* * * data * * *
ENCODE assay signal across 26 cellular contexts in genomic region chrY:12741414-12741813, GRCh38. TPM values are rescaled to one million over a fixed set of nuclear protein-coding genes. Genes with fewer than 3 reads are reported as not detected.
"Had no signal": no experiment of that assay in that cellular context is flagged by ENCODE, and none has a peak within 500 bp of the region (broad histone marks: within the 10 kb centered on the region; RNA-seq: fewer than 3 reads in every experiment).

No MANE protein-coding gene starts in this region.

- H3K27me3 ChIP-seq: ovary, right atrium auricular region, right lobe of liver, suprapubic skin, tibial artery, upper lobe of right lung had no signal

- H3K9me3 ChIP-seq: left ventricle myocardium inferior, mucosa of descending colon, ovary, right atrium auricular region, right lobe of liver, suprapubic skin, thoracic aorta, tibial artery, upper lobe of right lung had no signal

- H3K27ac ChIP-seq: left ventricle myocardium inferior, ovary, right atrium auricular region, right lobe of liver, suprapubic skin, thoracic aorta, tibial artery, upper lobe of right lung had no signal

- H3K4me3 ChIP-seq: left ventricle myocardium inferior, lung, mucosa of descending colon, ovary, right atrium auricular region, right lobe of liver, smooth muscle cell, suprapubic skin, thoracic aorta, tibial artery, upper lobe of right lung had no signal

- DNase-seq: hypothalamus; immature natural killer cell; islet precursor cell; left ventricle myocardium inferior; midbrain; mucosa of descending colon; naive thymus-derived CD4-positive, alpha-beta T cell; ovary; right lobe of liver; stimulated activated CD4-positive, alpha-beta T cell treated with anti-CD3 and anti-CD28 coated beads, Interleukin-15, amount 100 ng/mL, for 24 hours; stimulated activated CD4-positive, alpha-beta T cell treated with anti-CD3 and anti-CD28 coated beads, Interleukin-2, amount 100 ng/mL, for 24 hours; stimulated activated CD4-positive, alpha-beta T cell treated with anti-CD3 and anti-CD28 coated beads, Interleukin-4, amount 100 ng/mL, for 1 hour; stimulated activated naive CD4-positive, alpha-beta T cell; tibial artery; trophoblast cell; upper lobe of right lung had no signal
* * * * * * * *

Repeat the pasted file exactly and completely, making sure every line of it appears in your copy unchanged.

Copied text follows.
ENCODE assay signal across 26 cellular contexts in genomic region chrY:12741414-12741813, GRCh38. TPM values are rescaled to one million over a fixed set of nuclear protein-coding genes. Genes with fewer than 3 reads are reported as not detected.
"Had no signal": no experiment of that assay in that cellular context is flagged by ENCODE, and none has a peak within 500 bp of the region (broad histone marks: within the 10 kb centered on the region; RNA-seq: fewer than 3 reads in every experiment).

No MANE protein-coding gene starts in this region.

- H3K27me3 ChIP-seq: ovary, right atrium auricular region, right lobe of liver, suprapubic skin, tibial artery, upper lobe of right lung had no signal

- H3K9me3 ChIP-seq: left ventricle myocardium inferior, mucosa of descending colon, ovary, right atrium auricular region, right lobe of liver, suprapubic skin, thoracic aorta, tibial artery, upper lobe of right lung had no signal

- H3K27ac ChIP-seq: left ventricle myocardium inferior, ovary, right atrium auricular region, right lobe of liver, suprapubic skin, thoracic aorta, tibial artery, upper lobe of right lung had no signal

- H3K4me3 ChIP-seq: left ventricle myocardium inferior, lung, mucosa of descending colon, ovary, right atrium auricular region, right lobe of liver, smooth muscle cell, suprapubic skin, thoracic aorta, tibial artery, upper lobe of right lung had no signal

- DNase-seq: hypothalamus; immature natural killer cell; islet precursor cell; left ventricle myocardium inferior; midbrain; mucosa of descending colon; naive thymus-derived CD4-positive, alpha-beta T cell; ovary; right lobe of liver; stimulated activated CD4-positive, alpha-beta T cell treated with anti-CD3 and anti-CD28 coated beads, Interleukin-15, amount 100 ng/mL, for 24 hours; stimulated activated CD4-positive, alpha-beta T cell treated with anti-CD3 and anti-CD28 coated beads, Interleukin-2, amount 100 ng/mL, for 24 hours; stimulated activated CD4-positive, alpha-beta T cell treated with anti-CD3 and anti-CD28 coated beads, Interleukin-4, amount 100 ng/mL, for 1 hour; stimulated activated naive CD4-positive, alpha-beta T cell; tibial artery; trophoblast cell; upper lobe of right lung had no signal